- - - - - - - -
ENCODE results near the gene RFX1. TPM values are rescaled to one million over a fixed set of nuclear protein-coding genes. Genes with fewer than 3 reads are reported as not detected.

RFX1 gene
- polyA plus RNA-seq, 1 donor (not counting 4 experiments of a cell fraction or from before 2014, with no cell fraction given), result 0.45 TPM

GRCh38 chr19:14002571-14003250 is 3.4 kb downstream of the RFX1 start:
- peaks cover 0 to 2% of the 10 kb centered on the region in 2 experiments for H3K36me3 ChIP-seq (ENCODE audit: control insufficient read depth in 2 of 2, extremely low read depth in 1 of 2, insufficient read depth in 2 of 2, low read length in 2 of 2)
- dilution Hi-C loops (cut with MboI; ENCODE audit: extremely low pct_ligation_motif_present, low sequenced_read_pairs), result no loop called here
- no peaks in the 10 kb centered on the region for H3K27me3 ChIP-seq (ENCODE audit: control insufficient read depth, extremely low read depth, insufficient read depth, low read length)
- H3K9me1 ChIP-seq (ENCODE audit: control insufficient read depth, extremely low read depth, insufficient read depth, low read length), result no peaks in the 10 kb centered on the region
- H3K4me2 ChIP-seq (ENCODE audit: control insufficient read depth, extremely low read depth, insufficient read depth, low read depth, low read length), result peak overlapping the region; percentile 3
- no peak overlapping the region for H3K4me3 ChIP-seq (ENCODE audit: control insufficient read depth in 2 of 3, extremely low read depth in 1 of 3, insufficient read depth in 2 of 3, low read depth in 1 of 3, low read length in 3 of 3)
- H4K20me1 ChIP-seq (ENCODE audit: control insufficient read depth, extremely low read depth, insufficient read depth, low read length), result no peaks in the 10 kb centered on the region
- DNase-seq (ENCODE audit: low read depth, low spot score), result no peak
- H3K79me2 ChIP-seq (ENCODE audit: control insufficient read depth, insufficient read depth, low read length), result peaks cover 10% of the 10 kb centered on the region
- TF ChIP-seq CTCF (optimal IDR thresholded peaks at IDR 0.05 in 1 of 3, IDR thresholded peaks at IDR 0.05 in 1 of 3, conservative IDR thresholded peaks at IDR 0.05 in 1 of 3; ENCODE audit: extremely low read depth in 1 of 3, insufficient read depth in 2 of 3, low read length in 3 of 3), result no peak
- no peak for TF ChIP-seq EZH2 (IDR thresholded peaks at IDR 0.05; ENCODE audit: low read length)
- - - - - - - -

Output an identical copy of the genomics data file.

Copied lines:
ENCODE results near the gene RFX1. TPM values are rescaled to one million over a fixed set of nuclear protein-coding genes. Genes with fewer than 3 reads are reported as not detected.

RFX1 gene
- polyA plus RNA-seq, 1 donor (not counting 4 experiments of a cell fraction or from before 2014, with no cell fraction given), result 0.45 TPM

GRCh38 chr19:14002571-14003250 is 3.4 kb downstream of the RFX1 start:
- peaks cover 0 to 2% of the 10 kb centered on the region in 2 experiments for H3K36me3 ChIP-seq (ENCODE audit: control insufficient read depth in 2 of 2, extremely low read depth in 1 of 2, insufficient read depth in 2 of 2, low read length in 2 of 2)
- dilution Hi-C loops (cut with MboI; ENCODE audit: extremely low pct_ligation_motif_present, low sequenced_read_pairs), result no loop called here
- no peaks in the 10 kb centered on the region for H3K27me3 ChIP-seq (ENCODE audit: control insufficient read depth, extremely low read depth, insufficient read depth, low read length)
- H3K9me1 ChIP-seq (ENCODE audit: control insufficient read depth, extremely low read depth, insufficient read depth, low read length), result no peaks in the 10 kb centered on the region
- H3K4me2 ChIP-seq (ENCODE audit: control insufficient read depth, extremely low read depth, insufficient read depth, low read depth, low read length), result peak overlapping the region; percentile 3
- no peak overlapping the region for H3K4me3 ChIP-seq (ENCODE audit: control insufficient read depth in 2 of 3, extremely low read depth in 1 of 3, insufficient read depth in 2 of 3, low read depth in 1 of 3, low read length in 3 of 3)
- H4K20me1 ChIP-seq (ENCODE audit: control insufficient read depth, extremely low read depth, insufficient read depth, low read length), result no peaks in the 10 kb centered on the region
- DNase-seq (ENCODE audit: low read depth, low spot score), result no peak
- H3K79me2 ChIP-seq (ENCODE audit: control insufficient read depth, insufficient read depth, low read length), result peaks cover 10% of the 10 kb centered on the region
- TF ChIP-seq CTCF (optimal IDR thresholded peaks at IDR 0.05 in 1 of 3, IDR thresholded peaks at IDR 0.05 in 1 of 3, conservative IDR thresholded peaks at IDR 0.05 in 1 of 3; ENCODE audit: extremely low read depth in 1 of 3, insufficient read depth in 2 of 3, low read length in 3 of 3), result no peak
- no peak for TF ChIP-seq EZH2 (IDR thresholded peaks at IDR 0.05; ENCODE audit: low read length)